really happy with Sabine. And that kills me too. In the last year or two, he'd
finally begun to enjoy, modestly, the fruits of his success. He replaced his
crappy Japanese hatchback with a nice new Saab. He bought that grand piano. He
and Sabine were looking for a house in Cambridge or Somerville, and they'd
finally found one they liked. He'd upgraded the recording studio in his loft --
Hi-N-Dry, as he'd christened it -- with state-of-the-art speakers and digital
outboard gear, the studio that had yielded a number of Morphine album tracks
even back when it had only eight-track-cassette capability and one tiny Radio
Shack speaker for playback. And, of course, he'd continued to add to his
collection of oddball two- and three-string basses, cheesy keyboards, and cool
For reasons I'll probably never understand, he'd been struggling with
Morphine's next DreamWorks album. I say I'll never understand because all the
tracks he'd played for me over the past year sounded, at the very least, like
the seeds of great Morphine tunes, if not completed album tracks in the rough.
But he was consumed with the desire to push Morphine to the next level, to
incorporate new sounds and textures into the band's minimalist style without
destroying the essence of what made Morphine special. And, maybe because that
was the only time I spent with Mark when he seemed even remotely unsure of
himself, it made me respect him as an artist and a human being even more.
In the month before Mark left on Morphine's final tour, his issues with the
new album had all been sorted out. After searching in vain for someone to mix
the new tracks, he'd gone to New York and done it himself. He was happy with
the results, and with the thought that he finally had a completed album to give
to DreamWorks. Working with local engineer Brian Dunton, he'd even finished
putting together a Morphine live album, which I hope will see the light of day,
because Morphine were such a great live band. And because, though he was a
private person, Mark loved living where he died -- performing on stage with
Billy and Dana (and he was a performer). He loved performing his music
for people, whether it was a crowd of thousands at a giant European festival or
just a small club full of friends at his favorite room in town, upstairs at the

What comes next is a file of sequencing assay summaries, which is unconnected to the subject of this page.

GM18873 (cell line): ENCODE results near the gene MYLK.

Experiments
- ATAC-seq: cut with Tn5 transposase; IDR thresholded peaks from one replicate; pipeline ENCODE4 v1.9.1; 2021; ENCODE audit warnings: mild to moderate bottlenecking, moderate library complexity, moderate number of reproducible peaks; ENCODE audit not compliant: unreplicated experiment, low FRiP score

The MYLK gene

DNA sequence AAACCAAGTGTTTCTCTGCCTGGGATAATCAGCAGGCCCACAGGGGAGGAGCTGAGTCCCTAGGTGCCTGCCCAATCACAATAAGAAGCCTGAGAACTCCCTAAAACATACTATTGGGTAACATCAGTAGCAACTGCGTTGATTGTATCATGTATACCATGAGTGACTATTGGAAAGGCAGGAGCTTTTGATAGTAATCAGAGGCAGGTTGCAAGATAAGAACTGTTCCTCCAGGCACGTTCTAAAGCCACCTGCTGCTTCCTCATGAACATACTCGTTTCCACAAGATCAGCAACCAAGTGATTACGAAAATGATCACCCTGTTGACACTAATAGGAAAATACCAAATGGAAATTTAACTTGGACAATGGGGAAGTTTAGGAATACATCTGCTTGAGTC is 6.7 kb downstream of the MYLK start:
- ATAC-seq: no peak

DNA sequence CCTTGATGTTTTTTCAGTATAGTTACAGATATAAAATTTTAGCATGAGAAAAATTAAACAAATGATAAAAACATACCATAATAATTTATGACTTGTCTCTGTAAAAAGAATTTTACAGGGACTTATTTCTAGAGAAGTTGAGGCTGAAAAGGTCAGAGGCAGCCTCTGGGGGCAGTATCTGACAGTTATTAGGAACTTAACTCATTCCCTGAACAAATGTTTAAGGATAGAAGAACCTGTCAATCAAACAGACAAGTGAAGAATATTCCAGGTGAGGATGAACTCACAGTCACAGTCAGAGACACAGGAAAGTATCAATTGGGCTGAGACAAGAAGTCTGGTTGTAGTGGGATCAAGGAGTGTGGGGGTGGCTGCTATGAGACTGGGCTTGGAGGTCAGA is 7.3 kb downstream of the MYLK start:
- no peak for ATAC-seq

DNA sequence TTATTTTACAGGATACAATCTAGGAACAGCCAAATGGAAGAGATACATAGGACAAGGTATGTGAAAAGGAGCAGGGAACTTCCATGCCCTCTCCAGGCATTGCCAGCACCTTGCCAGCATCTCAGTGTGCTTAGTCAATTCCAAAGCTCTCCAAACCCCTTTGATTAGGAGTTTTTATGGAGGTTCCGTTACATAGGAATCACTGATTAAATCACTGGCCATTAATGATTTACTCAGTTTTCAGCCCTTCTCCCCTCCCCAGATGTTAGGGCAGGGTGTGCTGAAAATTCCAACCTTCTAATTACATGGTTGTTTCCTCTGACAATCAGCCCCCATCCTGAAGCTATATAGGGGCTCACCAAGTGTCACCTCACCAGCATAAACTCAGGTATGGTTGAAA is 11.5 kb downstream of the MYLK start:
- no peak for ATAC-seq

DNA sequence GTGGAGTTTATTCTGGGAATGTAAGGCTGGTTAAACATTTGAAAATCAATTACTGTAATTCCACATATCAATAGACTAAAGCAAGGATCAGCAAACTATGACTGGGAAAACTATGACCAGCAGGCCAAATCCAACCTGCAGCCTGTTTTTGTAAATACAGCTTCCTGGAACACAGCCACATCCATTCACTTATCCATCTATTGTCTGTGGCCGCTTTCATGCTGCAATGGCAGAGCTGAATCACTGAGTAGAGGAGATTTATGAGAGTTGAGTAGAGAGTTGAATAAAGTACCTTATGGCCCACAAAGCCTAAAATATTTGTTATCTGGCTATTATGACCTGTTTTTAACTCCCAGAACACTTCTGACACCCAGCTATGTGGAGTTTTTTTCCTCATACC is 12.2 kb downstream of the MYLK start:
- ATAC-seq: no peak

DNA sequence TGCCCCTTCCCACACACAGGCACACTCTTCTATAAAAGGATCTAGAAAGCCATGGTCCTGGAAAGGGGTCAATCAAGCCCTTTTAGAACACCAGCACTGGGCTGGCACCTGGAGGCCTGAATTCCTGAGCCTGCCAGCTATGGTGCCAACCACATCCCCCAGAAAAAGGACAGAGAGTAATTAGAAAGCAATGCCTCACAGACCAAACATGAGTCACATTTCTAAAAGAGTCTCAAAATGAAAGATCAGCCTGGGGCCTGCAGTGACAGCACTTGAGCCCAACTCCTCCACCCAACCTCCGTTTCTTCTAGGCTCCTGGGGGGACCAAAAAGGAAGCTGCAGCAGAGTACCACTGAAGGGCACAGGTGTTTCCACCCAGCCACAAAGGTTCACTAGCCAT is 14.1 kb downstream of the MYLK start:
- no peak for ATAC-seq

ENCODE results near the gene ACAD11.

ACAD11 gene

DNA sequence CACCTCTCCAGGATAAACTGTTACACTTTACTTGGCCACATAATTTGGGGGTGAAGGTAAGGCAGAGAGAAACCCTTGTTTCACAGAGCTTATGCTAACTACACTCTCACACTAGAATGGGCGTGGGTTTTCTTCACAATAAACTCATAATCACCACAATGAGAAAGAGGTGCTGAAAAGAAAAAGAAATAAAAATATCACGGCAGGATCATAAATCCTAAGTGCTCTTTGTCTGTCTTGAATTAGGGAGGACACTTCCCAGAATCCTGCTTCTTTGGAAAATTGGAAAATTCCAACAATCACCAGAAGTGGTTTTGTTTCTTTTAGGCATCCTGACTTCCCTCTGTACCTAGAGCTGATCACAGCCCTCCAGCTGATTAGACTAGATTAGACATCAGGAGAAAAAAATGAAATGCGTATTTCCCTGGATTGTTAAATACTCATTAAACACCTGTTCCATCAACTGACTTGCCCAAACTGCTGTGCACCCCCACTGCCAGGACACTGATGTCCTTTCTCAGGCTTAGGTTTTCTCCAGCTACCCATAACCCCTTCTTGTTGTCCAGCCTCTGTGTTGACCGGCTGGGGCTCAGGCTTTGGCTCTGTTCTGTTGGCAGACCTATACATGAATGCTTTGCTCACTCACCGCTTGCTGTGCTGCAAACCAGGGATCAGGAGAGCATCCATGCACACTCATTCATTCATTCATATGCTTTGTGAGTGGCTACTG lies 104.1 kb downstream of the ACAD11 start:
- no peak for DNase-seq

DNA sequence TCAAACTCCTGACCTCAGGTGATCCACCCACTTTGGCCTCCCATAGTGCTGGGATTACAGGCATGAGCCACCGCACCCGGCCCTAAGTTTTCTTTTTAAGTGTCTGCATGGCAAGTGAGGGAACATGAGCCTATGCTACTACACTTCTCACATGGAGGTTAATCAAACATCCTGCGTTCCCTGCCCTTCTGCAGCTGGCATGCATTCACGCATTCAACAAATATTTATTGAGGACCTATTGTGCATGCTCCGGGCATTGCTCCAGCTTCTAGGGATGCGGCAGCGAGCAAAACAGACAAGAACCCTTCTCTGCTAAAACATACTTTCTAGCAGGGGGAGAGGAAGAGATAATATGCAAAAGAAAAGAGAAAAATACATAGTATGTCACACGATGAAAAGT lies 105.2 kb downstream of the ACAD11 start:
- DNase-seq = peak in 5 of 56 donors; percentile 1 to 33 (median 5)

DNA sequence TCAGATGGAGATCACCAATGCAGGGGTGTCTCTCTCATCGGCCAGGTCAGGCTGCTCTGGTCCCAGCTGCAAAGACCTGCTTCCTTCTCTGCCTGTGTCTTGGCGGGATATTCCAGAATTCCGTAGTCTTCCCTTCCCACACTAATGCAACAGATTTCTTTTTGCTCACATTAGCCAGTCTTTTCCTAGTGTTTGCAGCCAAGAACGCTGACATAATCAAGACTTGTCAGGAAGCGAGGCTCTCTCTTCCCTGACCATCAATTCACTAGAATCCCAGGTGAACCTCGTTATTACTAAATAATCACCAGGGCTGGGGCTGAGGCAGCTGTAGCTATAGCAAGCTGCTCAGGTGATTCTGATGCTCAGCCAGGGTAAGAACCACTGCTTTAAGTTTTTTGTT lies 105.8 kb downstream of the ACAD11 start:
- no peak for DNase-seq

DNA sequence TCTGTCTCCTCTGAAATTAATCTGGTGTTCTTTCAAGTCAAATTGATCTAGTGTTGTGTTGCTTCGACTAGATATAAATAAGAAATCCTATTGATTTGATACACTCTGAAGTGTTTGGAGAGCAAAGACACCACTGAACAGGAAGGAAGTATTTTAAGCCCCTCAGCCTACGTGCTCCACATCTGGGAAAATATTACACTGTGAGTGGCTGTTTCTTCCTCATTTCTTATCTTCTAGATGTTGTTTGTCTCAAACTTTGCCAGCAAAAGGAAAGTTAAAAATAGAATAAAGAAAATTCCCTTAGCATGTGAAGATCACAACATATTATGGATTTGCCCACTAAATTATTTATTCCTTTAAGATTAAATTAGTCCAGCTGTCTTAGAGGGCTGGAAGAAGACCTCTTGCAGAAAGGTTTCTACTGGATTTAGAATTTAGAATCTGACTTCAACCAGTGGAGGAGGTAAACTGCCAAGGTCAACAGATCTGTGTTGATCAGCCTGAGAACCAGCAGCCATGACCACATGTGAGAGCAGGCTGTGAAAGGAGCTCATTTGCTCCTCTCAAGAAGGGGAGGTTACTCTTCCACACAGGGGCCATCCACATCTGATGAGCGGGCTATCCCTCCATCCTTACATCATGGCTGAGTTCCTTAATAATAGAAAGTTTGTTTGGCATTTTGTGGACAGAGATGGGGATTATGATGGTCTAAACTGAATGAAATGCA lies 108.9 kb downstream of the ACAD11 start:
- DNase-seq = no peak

The last time I heard from Mark was two and a half weeks ago. He left a
message to remind me that he was going to be sitting in on keyboards with the
Ray Corvair Trio that night at the Plough & Stars. He was excited about the
show and he wanted me to come down and check it out. He knew I hadn't seen him
with the Ray Corvair Trio yet. I didn't get the message until late that
evening, and I guessed that by that time word would have gotten out that Mark
was playing and the tiny Plough would be uncomfortably jammed with people. So I
decided to stay home. I knew I'd have plenty more chances to see Mark do his
thing with the Ray Corvair Trio, plenty more opportunities to see Morphine, the
Hypnosonics, the Pale Brothers, and whatever his next little project would be.
It was hard to imagine it being any other way. Mark would be away for a while,
touring Europe and then the West Coast. But he'd be back with some great
stories about interviews he'd done overseas with music critics who were more
like musicologists, or about some fabulous Italian meal he'd had. Mark's
spirit, I think, is still with us, as is his music. But like a lot of people in
Boston right now, I'm still trying to get a handle on the reality that this
time Mark won't be coming back.
A Mark Sandman Music Education Fund to benefit music-education programs in
the Cambridge public schools has been set up in Mark's honor. Contributions
should be mailed to Morphine, Box 382085, Cambridge, MA 02138.